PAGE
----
By Walt Kelly (Fantagraphics Books)
The Our Gang (later to be known as the Li’l Rascals) movie shorts were one of the most popular series in American Film history. Beginning in 1922 they featured the fun and folksy humour of a bunch of “typical kids” (atypically though, there was full racial equality and mingling – but the little girls were still always smarter than the boys) having idealised adventures in a time both safer and more simple. The rotating cast of characters and slapstick shenanigans were the brainchild of film genius Hal Roach (he directed and worked with Harold Lloyd, Charley Chase and Laurel and Hardy amongst many others) and these brief cinematic paeans to a mythic childhood entered the “household name” category of popular Americana in amazingly swift order.
As times and tastes changed Roach was forced to sell up to the celluloid butcher’s shop of MGM in 1938, and the features suffered the same interference and loss of control that marred the later careers of Laurel and Hardy, the Marx Brothers and Buster Keaton.
In 1942 Dell released an Our Gang comic book that was written and drawn by Walt Kelly, who, consummate craftsman that he was, restored the wit, verve and charm of the glory days with a progression of short-comic stories that elevated the lower-class American childhood to the mythic peaks of Dorothy in Oz, or Huckleberry Finn.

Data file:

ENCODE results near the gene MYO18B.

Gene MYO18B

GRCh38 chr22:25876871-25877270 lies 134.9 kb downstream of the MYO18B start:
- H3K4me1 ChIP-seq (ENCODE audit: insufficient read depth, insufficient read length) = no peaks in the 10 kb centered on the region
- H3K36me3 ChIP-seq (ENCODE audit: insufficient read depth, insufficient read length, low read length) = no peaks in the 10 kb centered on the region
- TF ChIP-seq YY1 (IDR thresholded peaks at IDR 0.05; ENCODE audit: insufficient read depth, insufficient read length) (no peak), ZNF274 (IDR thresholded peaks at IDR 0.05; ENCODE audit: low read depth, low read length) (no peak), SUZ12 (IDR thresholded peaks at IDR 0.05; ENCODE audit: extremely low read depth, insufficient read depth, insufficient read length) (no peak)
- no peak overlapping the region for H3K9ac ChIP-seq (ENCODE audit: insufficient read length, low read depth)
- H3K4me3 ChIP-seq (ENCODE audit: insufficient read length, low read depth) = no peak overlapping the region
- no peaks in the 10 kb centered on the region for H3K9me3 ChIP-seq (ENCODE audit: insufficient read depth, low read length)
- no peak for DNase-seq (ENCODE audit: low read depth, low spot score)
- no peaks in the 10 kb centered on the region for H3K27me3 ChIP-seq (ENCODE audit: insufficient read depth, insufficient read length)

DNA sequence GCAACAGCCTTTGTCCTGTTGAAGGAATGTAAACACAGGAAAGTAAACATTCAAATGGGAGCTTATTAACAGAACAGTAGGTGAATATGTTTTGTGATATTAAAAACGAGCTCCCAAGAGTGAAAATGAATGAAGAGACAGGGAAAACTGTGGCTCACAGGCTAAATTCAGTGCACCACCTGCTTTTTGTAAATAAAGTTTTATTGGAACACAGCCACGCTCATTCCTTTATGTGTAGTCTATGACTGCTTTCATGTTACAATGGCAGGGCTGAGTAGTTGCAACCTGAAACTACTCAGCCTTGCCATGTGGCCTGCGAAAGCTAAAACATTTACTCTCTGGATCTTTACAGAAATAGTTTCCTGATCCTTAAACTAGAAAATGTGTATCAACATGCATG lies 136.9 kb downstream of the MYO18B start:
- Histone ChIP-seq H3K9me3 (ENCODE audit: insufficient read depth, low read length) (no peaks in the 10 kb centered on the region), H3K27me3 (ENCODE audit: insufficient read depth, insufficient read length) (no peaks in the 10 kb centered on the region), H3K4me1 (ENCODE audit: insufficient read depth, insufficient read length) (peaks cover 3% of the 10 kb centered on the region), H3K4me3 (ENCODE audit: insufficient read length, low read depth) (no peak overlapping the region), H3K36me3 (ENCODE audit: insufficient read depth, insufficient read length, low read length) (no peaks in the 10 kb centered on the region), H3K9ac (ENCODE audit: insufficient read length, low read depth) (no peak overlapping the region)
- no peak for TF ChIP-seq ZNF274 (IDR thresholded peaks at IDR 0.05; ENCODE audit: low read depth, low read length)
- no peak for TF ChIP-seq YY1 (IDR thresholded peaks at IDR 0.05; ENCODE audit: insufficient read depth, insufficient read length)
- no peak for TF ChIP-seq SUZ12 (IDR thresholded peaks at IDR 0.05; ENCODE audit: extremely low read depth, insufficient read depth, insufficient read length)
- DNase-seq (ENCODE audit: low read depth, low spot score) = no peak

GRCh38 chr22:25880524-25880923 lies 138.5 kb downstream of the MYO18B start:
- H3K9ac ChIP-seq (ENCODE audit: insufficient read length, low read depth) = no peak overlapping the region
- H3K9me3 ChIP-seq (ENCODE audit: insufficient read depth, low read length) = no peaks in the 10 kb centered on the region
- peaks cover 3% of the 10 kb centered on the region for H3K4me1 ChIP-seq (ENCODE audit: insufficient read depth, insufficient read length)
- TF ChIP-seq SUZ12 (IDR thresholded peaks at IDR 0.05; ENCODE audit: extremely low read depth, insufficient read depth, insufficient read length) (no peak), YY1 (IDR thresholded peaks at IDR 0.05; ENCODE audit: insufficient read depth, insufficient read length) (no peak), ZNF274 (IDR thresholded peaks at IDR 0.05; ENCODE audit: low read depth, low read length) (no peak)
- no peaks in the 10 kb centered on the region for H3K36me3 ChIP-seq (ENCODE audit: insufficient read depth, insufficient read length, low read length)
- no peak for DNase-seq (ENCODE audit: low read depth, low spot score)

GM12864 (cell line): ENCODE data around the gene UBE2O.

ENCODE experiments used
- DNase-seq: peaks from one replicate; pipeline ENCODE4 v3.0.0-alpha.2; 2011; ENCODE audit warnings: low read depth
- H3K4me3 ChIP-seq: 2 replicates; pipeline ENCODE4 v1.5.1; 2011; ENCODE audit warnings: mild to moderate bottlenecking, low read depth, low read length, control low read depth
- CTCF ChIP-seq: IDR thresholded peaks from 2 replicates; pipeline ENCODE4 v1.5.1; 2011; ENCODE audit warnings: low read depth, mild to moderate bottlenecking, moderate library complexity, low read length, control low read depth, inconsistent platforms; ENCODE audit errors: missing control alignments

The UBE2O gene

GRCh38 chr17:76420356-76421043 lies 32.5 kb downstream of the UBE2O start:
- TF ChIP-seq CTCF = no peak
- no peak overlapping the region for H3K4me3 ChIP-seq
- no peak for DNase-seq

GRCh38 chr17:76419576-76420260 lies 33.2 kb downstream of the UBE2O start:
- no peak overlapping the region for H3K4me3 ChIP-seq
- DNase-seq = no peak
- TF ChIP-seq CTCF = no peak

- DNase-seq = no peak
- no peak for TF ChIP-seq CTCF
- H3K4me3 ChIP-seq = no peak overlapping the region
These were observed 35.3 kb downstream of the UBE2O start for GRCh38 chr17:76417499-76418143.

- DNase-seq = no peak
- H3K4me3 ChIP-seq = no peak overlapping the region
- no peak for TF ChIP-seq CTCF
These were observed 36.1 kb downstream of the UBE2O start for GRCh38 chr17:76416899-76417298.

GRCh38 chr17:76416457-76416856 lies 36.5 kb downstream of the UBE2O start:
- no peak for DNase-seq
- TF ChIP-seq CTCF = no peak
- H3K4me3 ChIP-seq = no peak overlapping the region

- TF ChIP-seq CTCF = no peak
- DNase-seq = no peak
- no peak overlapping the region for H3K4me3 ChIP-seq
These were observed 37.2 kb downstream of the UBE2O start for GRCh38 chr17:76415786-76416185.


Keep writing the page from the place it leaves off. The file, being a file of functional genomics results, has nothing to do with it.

Over the course of the first eight issues so lovingly reproduced in this glorious collection Kelly moved beyond the films – good and otherwise – to craft an idyllic story-scape of games and dares, excursions, adventures, get-rich-quick-schemes, battles with rival gangs and especially plucky victories over adults, mean, condescending, criminal or psychotic. Given much leeway, Kelly eventually settled on his own cast but aficionados and purists can still thrill here with the classic cast of Mickey, Buckwheat, Happy/Spanky, Janet and Froggy.
Today’s comics have nothing like this to offer to a contemporary audience. Many readers might not even be able to appreciate the skill, narrative charm and lost innocence of this style of children’s tale. If so I genuinely pity them, because this is work with heart and soul, drawn by one of the greatest exponents of graphic narrative America has ever produced. I hope their loss is not yours.
© 2006 Fantagraphics Books. All Rights Reserved.